Susanne Ramharter‘s Today’s Memory
Sonia Delaunay’s birthday
Originally shared by Susanne Ramharter
Good Morning Google+ your daily story about art:
Yay! Today we get to celebrate a birthday and one of a woman artist at that! Sonia Delaunay was born on November 14th in 1885 in Gradizhsk, now in the Ukraine but at the time part of the Russian empire. Here I will use her first name to differentiate her from her husband Robert, not as a sign of disrespect or excessive familiarity because she is a woman.
Sonia met Robert Delaunay in Paris in 1909 and married him in 1910. It seems that their relationship was truly a merging of hearts and minds, reminding me a bit of the relationship between Lou Reed and Laurie Andersen that Giselle Minoli spoke about in her post here: http://goo.gl/AeB2US . Together, the two were the main ‘inventors’ of the style called Orphism that R. Harlan Smith describes so well below.
The Delaunays’ life was not an easy one. They were plagued by lack of money, WW I, a sickly child and Robert’s obsession with his art. And, as so often the case, Sonia, who not only painted was a designer as well, often had to rearrange her priorities, putting her art to the side and concentrating instead on making their lives work.
One of the few periods during their lives together when she was able to focus on her work was the period between 1914 and 1921, when they had moved to Portugal to escape the ravages of WWI. This work, the Market at Minho, painted in 1917 is one of the wonderful results of that phase.
Sonia was fascinated by both the colors of Portugal, found in their clothing, pottery, food and houses, as well as the linear architecture of the local homes. She said that „The light of Portugal was not violent, but exalted every color.” We see the result of this fascination in this painting, which has recognizable elements, yet its very element of abstraction conveys the mood and joy she must have felt much better than any realistic work ever could.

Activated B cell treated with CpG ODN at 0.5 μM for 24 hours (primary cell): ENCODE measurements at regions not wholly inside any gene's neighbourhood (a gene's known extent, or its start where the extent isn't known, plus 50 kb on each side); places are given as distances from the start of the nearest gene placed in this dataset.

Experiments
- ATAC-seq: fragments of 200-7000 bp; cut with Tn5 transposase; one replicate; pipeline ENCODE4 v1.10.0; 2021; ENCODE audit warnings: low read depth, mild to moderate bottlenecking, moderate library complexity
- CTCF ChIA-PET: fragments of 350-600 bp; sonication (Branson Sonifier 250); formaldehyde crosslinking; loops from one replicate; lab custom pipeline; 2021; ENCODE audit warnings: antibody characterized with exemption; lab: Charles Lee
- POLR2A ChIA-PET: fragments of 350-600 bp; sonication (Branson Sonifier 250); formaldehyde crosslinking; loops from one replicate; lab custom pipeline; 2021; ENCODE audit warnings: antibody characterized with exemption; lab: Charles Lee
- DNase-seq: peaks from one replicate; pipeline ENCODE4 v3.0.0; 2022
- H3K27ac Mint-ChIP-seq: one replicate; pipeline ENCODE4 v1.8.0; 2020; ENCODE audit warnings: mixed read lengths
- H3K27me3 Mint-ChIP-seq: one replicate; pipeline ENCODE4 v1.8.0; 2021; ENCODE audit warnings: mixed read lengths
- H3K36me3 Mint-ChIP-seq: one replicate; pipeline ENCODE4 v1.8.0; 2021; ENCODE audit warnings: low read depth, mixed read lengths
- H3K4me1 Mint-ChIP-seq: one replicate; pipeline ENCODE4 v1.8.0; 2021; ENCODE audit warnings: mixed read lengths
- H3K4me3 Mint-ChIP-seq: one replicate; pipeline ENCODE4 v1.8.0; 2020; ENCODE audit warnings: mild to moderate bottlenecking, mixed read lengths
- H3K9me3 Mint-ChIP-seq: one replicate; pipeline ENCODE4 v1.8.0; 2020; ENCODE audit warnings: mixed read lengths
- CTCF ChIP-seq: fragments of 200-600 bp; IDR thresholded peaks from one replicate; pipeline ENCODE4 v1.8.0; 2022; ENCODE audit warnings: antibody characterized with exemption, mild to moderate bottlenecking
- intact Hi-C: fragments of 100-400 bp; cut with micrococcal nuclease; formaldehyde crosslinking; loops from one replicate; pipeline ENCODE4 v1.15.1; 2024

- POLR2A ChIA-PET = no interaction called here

I am very pleased to report that later in life (years after Robert’s death in 1941) Sonia was able to focus on her own art and received honors and even a retrospective of her own work at the Louvre.
I hope you find joy and color in your day, and tread lightly
Image from wikipaintings here: http://goo.gl/zZQwOr
Additional Information provided by R. Harlan Smith :
Sonia Delauney 1885-1979 Ophist painter.
One might wonder at first glance what is to be said about Sonia Delauney’s art: That it is colorful. That it would certainly be the highlight of a room in terms of interior decoration, or that it is not art at all, but decoration any teenager could reproduce.
It is for sure colorful. It would certainly be a center of attraction as a decorator item, but is it Art with a capital A?
The answer is yes, it is Art. And here is why. Around 1912-13, Sonia’s husband, Robert, and a man named Michel Eugene Chevreult were experimenting with color. What they discovered is when one color is placed next to another, each color affects the other. This is accordance with Seurat’s Pointillism in which small dots of dissimilar color are blended by the eye of the observer. White and red dots, for example, will produce the illusion of pink. Sonia Delauney’s work combined colorful designs and geometry to entertain the eye in the same way.
In addition, Sonia Delauney was a co-founder of the art movement called Orphism, a stye using strong colors and geometric shapes. It is a term coined by a mutual friend of the Delauney’s, Guillaume Appollinaire, in 1912. You will notice the year is close to the advent of the Modernists and their complete break away from the current trends of Realism that were already being ravaged by the neo-Impressionists and the Expressionists. Orphism was considered an offshoot of Cubism, but it is more abstract with brighter coloring. In short, Orpheism is Cubism without the cube shapes, but with considerable more color. It is more or less a transition between Cubism and the entirely abstract. Orphism eliminates the vaguely recognizable subject matter and moves on to just form and color to communicate its own significance, sans subject, sans narrative, sans precedence. The title of an Orphic painting might lead the viewer to a concept that leads to its content, but not in every example. The viewer will always find the understanding of Abstract Art difficult if he does not give it what it is*;* an abstract idea. I, for one, do not. I prefer the beauty of reality to the abstractions of the intellect. The science of color is irrelevant to me. The sun on the clouds in the sky at particular time of day has all the relevance in the world.
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